A Vectored Image (such as; CDR, Ai, EPS etc.) is one where the individual & separate component pixels within the image can be manipulated ie, in movement, size or colour, independently. These are preferred/required for most printing jobs. Vector images can be printed as large as require without pixelation occuring.
A jpeg (a type of raster image such as jPEG, PNG or GIF) is a single, one piece image like a family photo not suitable for independent component manipulation or blowing up too much. We are all familiar with the pixelation that occurs when a jpeg image (family photo) is stretched too far.
Some photographs when taken at a high enough resolution (eg min 300dpi for a 120mm image) can be used for small images (or even large ones if they are to be viewed from a distance and pixelation isn't an issue), however printing from photographs, particularly those transmitted electronically is unreliable and can lead to hours of wasted time trying to correct colour imbalances etc..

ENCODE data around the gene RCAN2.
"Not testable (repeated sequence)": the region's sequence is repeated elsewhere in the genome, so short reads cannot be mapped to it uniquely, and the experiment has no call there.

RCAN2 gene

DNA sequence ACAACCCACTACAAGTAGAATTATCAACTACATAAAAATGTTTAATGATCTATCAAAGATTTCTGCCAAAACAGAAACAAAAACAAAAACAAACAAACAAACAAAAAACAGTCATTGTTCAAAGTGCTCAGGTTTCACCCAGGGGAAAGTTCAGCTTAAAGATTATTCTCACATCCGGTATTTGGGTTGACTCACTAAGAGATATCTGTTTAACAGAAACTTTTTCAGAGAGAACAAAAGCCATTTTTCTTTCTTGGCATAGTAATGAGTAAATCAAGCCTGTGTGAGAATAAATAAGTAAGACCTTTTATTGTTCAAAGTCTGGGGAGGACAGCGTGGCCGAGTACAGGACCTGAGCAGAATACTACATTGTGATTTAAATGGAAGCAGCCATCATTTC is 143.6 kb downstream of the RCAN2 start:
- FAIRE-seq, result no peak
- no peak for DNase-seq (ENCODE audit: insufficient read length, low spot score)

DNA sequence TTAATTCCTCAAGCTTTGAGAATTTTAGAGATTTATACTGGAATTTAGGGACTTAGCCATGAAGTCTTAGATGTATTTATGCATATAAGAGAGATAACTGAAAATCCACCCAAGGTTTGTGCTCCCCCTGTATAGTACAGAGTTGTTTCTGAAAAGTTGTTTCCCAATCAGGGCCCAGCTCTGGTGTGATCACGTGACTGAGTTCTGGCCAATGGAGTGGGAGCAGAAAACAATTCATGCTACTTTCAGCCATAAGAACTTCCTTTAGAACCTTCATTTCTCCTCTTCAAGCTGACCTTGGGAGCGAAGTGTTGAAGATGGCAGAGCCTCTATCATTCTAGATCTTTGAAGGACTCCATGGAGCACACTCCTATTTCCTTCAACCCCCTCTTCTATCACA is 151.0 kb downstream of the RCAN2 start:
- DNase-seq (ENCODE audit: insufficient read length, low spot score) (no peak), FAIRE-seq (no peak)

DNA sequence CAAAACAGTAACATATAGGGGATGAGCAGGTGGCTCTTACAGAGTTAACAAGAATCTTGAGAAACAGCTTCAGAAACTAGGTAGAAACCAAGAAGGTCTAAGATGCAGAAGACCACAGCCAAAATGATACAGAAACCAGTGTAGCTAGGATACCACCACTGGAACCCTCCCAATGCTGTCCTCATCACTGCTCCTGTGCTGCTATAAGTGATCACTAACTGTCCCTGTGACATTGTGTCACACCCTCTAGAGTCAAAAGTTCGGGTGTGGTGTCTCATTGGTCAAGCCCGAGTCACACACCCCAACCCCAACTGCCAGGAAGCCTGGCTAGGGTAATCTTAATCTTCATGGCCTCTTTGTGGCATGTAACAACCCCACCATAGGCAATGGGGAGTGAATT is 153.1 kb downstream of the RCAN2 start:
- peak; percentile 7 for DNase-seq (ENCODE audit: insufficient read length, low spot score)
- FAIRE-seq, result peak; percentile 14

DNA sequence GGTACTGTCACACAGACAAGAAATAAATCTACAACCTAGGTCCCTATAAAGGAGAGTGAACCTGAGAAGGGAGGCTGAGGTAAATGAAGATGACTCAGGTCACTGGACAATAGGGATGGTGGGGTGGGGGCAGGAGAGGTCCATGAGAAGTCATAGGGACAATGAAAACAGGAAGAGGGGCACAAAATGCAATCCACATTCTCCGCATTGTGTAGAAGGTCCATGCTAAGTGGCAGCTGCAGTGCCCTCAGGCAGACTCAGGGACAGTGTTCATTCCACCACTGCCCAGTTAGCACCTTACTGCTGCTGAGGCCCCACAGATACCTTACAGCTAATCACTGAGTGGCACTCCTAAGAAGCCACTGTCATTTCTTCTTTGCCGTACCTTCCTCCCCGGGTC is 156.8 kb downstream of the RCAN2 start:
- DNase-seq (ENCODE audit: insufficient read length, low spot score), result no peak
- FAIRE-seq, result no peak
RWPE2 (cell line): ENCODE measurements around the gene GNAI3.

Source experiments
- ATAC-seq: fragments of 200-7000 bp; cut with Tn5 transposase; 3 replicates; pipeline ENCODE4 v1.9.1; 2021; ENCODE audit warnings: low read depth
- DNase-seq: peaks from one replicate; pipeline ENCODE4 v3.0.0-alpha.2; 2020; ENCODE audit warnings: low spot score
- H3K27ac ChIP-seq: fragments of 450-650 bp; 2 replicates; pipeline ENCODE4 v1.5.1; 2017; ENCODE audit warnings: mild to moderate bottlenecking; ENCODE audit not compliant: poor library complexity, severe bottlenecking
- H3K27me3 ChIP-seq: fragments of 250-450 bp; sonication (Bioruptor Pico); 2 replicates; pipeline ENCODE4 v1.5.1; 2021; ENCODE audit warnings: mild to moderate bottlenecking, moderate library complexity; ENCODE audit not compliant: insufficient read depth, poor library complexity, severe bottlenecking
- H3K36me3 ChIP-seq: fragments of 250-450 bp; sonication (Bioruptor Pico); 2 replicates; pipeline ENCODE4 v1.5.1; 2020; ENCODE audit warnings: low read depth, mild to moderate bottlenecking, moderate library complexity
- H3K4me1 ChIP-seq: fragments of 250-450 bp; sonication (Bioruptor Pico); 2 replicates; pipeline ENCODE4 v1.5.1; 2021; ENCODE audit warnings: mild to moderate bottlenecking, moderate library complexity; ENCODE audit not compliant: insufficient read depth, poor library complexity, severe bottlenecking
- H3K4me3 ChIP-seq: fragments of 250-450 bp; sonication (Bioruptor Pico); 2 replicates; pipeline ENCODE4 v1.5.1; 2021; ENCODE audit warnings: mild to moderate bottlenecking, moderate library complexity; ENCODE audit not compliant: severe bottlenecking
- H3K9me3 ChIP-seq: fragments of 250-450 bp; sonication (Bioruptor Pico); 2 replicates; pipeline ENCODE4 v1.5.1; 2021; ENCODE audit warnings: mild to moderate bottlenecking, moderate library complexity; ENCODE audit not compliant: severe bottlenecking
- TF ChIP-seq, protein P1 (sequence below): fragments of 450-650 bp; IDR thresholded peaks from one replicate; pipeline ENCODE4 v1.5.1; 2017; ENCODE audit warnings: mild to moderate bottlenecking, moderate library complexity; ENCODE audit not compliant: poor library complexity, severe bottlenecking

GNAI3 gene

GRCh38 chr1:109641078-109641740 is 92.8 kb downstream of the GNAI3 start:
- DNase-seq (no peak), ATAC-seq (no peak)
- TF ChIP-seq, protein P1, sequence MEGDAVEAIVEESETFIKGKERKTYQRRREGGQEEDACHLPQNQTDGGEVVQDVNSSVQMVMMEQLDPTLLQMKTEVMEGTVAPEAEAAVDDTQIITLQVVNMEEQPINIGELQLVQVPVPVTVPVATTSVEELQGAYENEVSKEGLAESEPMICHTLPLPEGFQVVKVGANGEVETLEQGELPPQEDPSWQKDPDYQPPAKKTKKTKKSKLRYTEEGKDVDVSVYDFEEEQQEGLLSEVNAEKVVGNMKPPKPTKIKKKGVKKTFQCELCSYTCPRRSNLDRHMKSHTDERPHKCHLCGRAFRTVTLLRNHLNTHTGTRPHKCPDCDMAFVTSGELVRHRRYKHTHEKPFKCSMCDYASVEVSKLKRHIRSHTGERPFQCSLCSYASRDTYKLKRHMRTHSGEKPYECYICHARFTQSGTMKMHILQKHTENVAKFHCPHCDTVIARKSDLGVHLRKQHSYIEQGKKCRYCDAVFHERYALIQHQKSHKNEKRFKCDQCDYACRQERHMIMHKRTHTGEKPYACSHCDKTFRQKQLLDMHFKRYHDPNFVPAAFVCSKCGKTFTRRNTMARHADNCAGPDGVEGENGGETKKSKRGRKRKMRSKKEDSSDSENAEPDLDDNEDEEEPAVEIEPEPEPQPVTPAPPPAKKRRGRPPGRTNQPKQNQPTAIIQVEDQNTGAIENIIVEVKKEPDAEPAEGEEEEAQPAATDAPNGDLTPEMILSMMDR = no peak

When creating a document for printing or reproducing in a large size ( more than a couple of inches or so ) it must be created in a draw programme such as Corel or Adobe Illustrator and saved as a vector file not in a photo shop style programme (the clue is in the title-its designed to mess around with photos) which can only create jPEGs.
The temptation to add newly discovered tricks such as 3d, varied tints, shadows, etc., can also complicate issues.
When exporting files containing lines, outlines and fonts always convert the whole file to curves before sending to avoid scaling and font issues.
So, to summarise, the advice is:
- Always create vectors (& remember exporting a jpeg as a vector image does not make it a vector).
- Keep it simple and avoid being tempted into too many tricks.
- Send the file as curves not text to ensure compatibility.
Hope this helps.